LEXINGTON, Ky. — Georgia quarterback Justin Fields proved to be the elusive answer to what has been a puzzling short-yardage problem for the Bulldogs.
Georgia coach Kirby Smart said after the Bulldogs’ clinched a trip to the SEC Championship Game with a 34-17 win at Kentucky on Saturday that there’s much more to it than that.
As impressive as the true freshman was coming off the bench to convert on two short-yardage runs and two third down plays, Smart was even more impressed with Fields earlier in the week leading up to the SEC East Division showdown.
“I told our guys, here’s a guy who didn’t play a snap last week, (but) you didn’t hear anything out of him, all he did is come out and work this week,” Smart said, asked about trusting Fields enough to enter him into the pivotal road game with the season on the line.
“I thought he had his best practice of the year on Tuesday and he had a good practice on Wednesday. I told them, I said, ‘Man, this guy’s practicing. He’s buying in, he’s positive, cheering on the sideline and he goes in and plays well.’ “
Indeed, earlier in the week, Fields tweeted out to “trust the process” on social media.
Smart’s offensive coaches got the message and made use of Fields against No. 9-ranked Kentucky, giving the Wildcats one more headache to deal with on a day the Bulldogs rushed for 331 yards.
D’Andre Swift, who did most of the damage with a career-high 156 yards, saw first-hand how Fields’ presence freezes defensive fronts.
“Justin brings a different element to the game,” Swift said. “He can pass, he can run, and defenses are aware of that and the ends know they need to stay on their jobs. If they don’t respect it, Justin’s just going to run, so they have to respect it.”
Fields made Kentucky respect him soon after entering the game at the 5:23 mark in the second quarter, running for a 6-yard gain on a second-and-4 from the Kentucky 31-yard line with the game still up for grabs.
On the next snap, Fields’ rust — he hadn’t played since the LSU game three weeks before, when he handed off on four of his five snaps and rushed for 3 yards on the other — was evident. He was scored with a 1-yard rushing loss.
Still, Smart approved the move Fields to go back into the game on three more occasions.
Georgia fans watched Fields tear off an 8-yard run in the third quarter and convert on a third-and-1 at the Kentucky 17 with a 3-yard run to open the fourth quarter.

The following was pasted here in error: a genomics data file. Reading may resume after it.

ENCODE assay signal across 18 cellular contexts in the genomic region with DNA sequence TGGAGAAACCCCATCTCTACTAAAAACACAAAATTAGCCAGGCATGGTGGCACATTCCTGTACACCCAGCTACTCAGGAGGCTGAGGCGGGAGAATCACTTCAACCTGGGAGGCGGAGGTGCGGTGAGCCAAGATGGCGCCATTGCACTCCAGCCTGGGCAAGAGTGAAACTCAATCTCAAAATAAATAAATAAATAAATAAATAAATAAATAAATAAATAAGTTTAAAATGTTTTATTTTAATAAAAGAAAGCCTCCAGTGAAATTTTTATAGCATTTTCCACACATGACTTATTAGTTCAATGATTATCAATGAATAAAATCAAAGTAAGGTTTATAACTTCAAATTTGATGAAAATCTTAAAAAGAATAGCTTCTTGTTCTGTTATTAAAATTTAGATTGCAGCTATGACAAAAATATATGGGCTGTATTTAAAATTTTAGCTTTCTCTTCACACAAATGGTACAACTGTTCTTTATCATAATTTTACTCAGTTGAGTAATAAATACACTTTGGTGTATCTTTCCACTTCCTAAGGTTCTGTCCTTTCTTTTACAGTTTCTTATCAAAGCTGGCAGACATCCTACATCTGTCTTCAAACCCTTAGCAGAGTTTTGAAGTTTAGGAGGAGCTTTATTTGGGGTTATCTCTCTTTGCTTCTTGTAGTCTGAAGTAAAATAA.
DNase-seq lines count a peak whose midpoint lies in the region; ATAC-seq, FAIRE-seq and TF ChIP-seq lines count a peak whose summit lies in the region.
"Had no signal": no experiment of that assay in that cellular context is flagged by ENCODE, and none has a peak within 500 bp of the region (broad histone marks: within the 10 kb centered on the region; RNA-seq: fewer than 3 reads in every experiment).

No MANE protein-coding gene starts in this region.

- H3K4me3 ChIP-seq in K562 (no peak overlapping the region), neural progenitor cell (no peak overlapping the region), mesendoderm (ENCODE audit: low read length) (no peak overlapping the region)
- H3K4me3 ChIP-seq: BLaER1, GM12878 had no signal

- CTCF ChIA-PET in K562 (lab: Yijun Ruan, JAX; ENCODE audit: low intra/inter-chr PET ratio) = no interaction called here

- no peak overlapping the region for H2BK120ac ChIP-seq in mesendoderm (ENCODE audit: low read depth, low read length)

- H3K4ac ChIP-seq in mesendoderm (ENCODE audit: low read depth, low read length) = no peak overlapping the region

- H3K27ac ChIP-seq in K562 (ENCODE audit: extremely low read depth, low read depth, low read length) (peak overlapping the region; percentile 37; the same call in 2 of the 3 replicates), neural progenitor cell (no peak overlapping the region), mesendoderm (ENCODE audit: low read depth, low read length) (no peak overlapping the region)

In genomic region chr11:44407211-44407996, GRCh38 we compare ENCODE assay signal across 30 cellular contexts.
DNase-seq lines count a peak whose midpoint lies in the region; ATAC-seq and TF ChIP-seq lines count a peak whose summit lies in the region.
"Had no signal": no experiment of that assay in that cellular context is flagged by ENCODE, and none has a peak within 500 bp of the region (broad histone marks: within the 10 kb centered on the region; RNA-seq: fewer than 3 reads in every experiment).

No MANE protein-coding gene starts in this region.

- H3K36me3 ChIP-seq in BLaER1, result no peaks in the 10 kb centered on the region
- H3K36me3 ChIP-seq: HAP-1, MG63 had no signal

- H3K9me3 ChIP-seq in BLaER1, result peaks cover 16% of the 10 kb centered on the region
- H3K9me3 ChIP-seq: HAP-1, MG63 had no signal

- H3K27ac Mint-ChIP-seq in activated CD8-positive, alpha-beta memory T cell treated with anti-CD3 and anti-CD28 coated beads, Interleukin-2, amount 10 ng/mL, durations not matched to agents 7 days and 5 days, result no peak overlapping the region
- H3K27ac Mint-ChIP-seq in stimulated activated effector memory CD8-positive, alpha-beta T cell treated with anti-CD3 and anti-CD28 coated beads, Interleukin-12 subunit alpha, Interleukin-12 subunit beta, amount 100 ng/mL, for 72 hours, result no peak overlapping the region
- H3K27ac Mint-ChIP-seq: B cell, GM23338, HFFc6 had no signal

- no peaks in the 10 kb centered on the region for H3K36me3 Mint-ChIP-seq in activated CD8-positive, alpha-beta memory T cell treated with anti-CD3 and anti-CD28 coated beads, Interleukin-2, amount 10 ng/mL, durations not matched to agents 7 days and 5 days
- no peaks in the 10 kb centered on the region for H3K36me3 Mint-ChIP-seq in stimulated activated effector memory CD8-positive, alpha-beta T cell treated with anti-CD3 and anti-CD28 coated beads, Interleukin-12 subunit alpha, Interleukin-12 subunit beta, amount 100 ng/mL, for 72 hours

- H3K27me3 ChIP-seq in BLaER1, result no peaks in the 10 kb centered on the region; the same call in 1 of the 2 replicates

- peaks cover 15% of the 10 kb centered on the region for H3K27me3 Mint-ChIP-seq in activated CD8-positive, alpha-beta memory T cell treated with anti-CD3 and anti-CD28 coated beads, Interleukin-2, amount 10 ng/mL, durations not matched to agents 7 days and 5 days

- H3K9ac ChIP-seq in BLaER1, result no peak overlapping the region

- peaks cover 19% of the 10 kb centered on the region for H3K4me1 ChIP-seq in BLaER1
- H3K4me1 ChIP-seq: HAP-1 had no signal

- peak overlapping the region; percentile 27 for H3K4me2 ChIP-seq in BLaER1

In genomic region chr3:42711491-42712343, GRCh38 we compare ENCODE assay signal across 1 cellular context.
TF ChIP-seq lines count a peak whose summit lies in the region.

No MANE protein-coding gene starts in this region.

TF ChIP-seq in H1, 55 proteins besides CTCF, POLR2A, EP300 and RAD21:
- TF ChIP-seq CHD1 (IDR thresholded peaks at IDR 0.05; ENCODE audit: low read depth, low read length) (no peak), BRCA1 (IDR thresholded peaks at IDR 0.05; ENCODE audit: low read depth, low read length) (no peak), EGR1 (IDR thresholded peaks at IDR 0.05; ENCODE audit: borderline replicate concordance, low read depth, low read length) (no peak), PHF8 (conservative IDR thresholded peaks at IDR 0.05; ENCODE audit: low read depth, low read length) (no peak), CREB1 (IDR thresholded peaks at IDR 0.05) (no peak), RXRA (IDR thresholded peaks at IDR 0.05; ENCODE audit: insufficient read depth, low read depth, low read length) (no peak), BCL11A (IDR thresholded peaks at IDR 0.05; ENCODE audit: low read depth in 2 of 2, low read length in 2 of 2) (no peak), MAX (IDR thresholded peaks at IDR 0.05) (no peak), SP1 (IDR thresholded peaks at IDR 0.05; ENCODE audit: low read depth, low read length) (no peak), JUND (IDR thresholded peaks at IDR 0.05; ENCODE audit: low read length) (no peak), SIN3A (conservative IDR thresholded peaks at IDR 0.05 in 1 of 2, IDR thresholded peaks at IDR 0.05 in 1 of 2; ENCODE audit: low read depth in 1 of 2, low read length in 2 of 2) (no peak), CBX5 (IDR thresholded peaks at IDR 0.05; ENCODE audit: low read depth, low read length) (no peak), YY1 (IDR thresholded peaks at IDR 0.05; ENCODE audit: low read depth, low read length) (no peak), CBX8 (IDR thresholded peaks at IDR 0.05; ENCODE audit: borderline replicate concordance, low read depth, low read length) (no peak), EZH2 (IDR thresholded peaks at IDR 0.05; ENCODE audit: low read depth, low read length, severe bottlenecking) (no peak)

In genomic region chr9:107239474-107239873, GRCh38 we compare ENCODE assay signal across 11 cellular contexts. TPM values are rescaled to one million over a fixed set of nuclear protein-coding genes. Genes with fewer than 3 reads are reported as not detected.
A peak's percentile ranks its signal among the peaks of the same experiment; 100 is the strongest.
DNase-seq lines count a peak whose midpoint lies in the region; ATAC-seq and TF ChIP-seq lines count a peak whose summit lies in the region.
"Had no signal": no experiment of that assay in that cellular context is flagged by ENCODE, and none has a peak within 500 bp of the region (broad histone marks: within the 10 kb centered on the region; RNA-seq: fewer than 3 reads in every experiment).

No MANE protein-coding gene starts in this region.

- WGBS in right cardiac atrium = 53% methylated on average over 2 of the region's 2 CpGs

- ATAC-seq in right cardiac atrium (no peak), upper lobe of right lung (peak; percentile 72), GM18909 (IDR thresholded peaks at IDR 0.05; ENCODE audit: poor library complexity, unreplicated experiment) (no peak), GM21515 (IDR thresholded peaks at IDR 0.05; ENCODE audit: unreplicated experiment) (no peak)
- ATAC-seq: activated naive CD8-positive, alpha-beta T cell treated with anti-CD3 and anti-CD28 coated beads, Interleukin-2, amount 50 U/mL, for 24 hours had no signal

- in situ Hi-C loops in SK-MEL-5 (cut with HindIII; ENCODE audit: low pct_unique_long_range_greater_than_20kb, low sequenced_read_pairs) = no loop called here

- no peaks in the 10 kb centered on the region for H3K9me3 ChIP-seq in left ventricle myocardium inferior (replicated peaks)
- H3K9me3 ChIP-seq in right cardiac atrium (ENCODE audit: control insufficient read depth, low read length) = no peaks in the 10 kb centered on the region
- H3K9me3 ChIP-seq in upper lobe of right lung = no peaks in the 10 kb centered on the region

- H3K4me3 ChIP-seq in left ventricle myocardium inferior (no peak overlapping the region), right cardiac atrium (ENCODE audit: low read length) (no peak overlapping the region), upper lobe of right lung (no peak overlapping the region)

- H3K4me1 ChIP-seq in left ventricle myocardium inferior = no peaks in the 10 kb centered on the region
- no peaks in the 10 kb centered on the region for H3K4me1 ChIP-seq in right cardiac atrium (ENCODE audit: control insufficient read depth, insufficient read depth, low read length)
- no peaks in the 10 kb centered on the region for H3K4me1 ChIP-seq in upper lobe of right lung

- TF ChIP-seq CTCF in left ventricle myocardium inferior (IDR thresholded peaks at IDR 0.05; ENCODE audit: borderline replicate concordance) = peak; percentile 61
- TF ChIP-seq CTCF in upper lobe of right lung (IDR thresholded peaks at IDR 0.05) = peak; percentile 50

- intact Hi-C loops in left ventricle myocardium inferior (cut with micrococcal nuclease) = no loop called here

Moments later, with Jake Fromm back under center, the Bulldogs stalled at the 1-yard line after having a first-and-goal at the Kentucky 4. Swift carried for 3 yards, but then Swift was stopped for no gain and Fromm was stopped on third-and-goal at the 1.
It was reminiscent of the game against Florida a week before, when Georgia was stopped on six run plays from the 1-yard line — three Elijah Holyfield runs, a Swift run, and two Fromm QB sneaks.
That apparently triggered Fields’ usage in the short-yardage run game this week, as he’s a 6-foot-3, 235-pound dual-threat QB in the mold of Cam Newton and former Heisman Trophy winner Tim Tebow.
Fields was back in the Kentucky game later in the fourth quarter, showing what he could do with a spectacular 9-yard run on a third-and-9 from the Kentucky 28.
Fromm was among those most impressed.
“You know he does an awesome job of running and finding some extra yards in places,” Fromm said. “He’s a fast kid and a strong runner, so it gives us another way to utilize the running game and pick up some extra chunks of yards.”
Smart hinted Fields may have more playing time ahead with the Bulldogs hosting rival Auburn at 7 p.m. on Saturday before closing the regular season with home games against UMass and Georgia Tech.
“I just wish we could get to the point that we could play (Fields) a little more because he’s getting better,” Smart said. “He does a lot of good things — and he doesn’t just have to run the ball — the situations today dictated that and he did a great job of doing it.”
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